Doak Walker


At a point slightly northeast of the goal,

barely outside the ivy-covered stadium,

is a circle that brick walks converge upon

from four directions. The walkways are lined

with long and wide rows of almost red bougainvillea

and deep purple pansies. Scarlet and blue,

the sun and the sea, create the way

to this circle, this pedestal, this Doric Parthenon,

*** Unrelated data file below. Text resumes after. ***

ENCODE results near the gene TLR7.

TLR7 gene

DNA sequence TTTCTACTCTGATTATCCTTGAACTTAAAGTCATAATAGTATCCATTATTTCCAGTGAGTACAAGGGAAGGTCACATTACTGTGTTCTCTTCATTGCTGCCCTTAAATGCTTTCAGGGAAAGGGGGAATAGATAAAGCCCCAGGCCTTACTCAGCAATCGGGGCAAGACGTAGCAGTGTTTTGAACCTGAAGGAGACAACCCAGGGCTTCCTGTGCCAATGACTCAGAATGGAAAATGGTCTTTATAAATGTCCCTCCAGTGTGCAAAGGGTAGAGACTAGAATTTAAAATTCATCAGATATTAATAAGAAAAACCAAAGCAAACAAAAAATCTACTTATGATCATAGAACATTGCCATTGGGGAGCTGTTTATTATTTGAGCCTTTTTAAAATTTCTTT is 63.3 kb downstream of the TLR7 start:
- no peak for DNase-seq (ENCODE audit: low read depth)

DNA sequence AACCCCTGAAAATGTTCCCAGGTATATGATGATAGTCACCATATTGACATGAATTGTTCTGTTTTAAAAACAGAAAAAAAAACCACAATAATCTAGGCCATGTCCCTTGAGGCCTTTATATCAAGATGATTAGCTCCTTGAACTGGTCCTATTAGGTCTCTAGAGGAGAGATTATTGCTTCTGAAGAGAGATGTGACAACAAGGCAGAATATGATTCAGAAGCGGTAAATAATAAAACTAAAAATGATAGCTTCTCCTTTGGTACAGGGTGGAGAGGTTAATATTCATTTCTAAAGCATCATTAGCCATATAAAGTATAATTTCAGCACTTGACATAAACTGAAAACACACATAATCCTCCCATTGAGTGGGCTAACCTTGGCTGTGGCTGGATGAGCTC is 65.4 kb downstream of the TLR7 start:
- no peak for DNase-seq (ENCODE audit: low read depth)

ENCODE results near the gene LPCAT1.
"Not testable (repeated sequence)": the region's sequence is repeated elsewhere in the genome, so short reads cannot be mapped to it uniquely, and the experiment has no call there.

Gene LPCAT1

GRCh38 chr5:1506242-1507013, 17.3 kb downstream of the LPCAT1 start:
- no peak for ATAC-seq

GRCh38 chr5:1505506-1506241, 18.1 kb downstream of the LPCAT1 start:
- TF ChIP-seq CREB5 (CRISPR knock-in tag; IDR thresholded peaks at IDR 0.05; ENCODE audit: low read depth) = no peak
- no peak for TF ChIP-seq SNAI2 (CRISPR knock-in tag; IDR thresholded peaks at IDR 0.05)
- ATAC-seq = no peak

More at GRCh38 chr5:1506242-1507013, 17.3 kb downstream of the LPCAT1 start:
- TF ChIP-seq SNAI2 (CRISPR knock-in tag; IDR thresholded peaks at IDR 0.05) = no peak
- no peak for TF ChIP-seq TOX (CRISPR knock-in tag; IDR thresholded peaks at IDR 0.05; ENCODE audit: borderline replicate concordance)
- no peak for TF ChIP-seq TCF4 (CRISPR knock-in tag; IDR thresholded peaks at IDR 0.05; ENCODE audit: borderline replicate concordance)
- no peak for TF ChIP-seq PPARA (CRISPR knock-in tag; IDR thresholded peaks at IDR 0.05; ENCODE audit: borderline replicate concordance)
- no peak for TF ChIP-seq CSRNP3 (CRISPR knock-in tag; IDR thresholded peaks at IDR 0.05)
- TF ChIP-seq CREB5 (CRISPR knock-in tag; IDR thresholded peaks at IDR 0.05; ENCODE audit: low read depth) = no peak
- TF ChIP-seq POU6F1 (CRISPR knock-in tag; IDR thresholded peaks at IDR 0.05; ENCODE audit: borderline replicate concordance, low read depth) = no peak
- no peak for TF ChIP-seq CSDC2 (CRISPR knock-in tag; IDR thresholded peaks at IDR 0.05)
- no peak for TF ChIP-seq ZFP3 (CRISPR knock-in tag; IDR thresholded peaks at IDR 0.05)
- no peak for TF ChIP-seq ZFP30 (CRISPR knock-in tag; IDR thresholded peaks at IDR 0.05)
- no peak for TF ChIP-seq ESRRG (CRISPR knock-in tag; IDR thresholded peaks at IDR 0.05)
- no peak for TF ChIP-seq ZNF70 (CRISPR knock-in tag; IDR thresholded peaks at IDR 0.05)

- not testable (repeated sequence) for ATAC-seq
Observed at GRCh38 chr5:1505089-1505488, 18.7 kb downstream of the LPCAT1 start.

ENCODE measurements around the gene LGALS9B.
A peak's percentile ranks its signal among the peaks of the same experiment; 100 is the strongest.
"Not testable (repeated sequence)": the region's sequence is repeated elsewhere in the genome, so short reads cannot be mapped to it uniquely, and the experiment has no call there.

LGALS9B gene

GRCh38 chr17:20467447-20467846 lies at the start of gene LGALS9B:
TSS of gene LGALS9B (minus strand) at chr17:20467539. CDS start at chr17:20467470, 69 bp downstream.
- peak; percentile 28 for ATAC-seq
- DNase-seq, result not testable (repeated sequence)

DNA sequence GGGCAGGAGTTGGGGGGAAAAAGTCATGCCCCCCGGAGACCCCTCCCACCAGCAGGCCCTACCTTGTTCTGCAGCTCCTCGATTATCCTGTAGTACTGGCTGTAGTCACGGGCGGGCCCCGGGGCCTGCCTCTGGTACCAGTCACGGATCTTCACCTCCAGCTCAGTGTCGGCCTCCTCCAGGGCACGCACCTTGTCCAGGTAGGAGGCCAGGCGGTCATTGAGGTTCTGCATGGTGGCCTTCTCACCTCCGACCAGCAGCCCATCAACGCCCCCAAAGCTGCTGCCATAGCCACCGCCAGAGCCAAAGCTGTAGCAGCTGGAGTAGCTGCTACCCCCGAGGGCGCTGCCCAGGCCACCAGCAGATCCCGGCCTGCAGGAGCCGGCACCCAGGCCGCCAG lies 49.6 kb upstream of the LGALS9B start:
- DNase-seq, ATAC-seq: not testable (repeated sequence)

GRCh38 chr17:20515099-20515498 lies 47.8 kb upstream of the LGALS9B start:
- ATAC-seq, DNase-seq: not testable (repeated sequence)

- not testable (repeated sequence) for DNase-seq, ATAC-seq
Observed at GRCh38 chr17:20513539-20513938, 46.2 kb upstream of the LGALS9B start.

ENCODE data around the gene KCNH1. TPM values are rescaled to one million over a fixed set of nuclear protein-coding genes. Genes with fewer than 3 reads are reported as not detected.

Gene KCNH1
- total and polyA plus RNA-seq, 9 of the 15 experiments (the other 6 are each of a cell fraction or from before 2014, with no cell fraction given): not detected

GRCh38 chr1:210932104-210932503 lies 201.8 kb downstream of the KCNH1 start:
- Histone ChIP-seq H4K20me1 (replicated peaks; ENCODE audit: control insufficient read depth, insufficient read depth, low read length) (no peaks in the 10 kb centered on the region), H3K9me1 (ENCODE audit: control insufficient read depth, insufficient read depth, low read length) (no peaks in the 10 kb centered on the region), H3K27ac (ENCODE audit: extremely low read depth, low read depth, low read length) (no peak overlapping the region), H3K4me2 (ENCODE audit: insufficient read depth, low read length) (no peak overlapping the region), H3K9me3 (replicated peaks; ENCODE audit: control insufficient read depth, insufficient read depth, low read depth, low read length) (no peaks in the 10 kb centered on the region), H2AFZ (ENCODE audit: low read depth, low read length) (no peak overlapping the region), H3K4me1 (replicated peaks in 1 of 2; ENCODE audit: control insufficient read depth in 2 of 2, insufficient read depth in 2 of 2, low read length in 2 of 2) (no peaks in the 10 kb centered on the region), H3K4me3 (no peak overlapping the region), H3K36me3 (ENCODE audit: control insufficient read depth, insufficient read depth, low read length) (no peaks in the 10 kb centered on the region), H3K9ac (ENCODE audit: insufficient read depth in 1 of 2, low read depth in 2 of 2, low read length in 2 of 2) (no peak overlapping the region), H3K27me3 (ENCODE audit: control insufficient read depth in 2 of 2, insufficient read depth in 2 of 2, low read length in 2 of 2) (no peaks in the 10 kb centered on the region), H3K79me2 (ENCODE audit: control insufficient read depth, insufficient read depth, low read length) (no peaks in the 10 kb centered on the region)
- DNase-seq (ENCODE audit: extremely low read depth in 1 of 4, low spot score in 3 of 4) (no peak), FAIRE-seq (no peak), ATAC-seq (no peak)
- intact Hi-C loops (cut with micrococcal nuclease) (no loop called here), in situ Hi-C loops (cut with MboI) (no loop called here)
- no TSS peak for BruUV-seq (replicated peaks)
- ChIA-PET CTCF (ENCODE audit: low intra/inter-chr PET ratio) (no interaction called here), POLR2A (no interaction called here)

this statue of the great Doak Walker, poet in place.

He is leaning to his right, right foot on the field,

left knee bent to put his foot at some point

where a would-be tackler could hazard

a guess as to its next coming. No one

can be just like him, but many would be content

to be the chalice ball he holds and feel the wind

in his swinging arms, would be tacklers,

helmeted warriors sweeping by, bowing to tackle,

paying homage to the spondaic substitutions

of his rhythmic feet in motion. The wind

from Olympus, whispers his next step.